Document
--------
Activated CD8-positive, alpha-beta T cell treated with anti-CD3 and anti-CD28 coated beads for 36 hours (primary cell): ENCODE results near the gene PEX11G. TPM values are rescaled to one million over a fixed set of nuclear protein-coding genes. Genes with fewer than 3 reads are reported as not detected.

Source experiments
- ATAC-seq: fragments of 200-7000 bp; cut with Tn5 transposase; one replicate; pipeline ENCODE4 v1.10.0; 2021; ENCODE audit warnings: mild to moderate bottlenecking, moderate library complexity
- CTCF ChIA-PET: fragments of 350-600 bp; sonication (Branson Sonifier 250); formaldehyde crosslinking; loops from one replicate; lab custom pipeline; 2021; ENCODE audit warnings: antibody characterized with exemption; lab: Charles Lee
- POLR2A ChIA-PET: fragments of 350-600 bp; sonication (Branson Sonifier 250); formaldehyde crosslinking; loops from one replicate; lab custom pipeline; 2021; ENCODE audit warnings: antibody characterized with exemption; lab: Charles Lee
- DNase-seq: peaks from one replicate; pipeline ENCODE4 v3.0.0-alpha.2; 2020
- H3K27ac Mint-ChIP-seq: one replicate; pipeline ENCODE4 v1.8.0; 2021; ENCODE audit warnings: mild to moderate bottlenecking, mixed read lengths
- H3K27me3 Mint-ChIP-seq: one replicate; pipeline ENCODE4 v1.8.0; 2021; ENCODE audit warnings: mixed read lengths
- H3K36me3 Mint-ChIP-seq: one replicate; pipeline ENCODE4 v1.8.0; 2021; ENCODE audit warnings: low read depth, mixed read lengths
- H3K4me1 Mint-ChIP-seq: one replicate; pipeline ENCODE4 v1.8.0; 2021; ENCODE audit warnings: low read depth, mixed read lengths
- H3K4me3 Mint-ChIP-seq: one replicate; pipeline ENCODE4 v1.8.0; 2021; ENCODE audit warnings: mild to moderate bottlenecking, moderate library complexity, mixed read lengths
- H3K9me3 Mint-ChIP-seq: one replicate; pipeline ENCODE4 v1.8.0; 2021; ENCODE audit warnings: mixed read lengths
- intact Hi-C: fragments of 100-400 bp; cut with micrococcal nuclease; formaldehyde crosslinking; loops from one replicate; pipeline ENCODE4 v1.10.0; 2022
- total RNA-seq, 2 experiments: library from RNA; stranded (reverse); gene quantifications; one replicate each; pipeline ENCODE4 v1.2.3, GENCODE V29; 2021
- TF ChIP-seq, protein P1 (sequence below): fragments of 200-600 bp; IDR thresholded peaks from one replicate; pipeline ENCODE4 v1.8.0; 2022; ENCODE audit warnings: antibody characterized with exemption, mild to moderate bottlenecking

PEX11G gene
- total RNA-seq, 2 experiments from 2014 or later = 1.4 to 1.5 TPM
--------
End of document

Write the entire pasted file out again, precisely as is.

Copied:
Activated CD8-positive, alpha-beta T cell treated with anti-CD3 and anti-CD28 coated beads for 36 hours (primary cell): ENCODE results near the gene PEX11G. TPM values are rescaled to one million over a fixed set of nuclear protein-coding genes. Genes with fewer than 3 reads are reported as not detected.

Source experiments
- ATAC-seq: fragments of 200-7000 bp; cut with Tn5 transposase; one replicate; pipeline ENCODE4 v1.10.0; 2021; ENCODE audit warnings: mild to moderate bottlenecking, moderate library complexity
- CTCF ChIA-PET: fragments of 350-600 bp; sonication (Branson Sonifier 250); formaldehyde crosslinking; loops from one replicate; lab custom pipeline; 2021; ENCODE audit warnings: antibody characterized with exemption; lab: Charles Lee
- POLR2A ChIA-PET: fragments of 350-600 bp; sonication (Branson Sonifier 250); formaldehyde crosslinking; loops from one replicate; lab custom pipeline; 2021; ENCODE audit warnings: antibody characterized with exemption; lab: Charles Lee
- DNase-seq: peaks from one replicate; pipeline ENCODE4 v3.0.0-alpha.2; 2020
- H3K27ac Mint-ChIP-seq: one replicate; pipeline ENCODE4 v1.8.0; 2021; ENCODE audit warnings: mild to moderate bottlenecking, mixed read lengths
- H3K27me3 Mint-ChIP-seq: one replicate; pipeline ENCODE4 v1.8.0; 2021; ENCODE audit warnings: mixed read lengths
- H3K36me3 Mint-ChIP-seq: one replicate; pipeline ENCODE4 v1.8.0; 2021; ENCODE audit warnings: low read depth, mixed read lengths
- H3K4me1 Mint-ChIP-seq: one replicate; pipeline ENCODE4 v1.8.0; 2021; ENCODE audit warnings: low read depth, mixed read lengths
- H3K4me3 Mint-ChIP-seq: one replicate; pipeline ENCODE4 v1.8.0; 2021; ENCODE audit warnings: mild to moderate bottlenecking, moderate library complexity, mixed read lengths
- H3K9me3 Mint-ChIP-seq: one replicate; pipeline ENCODE4 v1.8.0; 2021; ENCODE audit warnings: mixed read lengths
- intact Hi-C: fragments of 100-400 bp; cut with micrococcal nuclease; formaldehyde crosslinking; loops from one replicate; pipeline ENCODE4 v1.10.0; 2022
- total RNA-seq, 2 experiments: library from RNA; stranded (reverse); gene quantifications; one replicate each; pipeline ENCODE4 v1.2.3, GENCODE V29; 2021
- TF ChIP-seq, protein P1 (sequence below): fragments of 200-600 bp; IDR thresholded peaks from one replicate; pipeline ENCODE4 v1.8.0; 2022; ENCODE audit warnings: antibody characterized with exemption, mild to moderate bottlenecking

PEX11G gene
- total RNA-seq, 2 experiments from 2014 or later = 1.4 to 1.5 TPM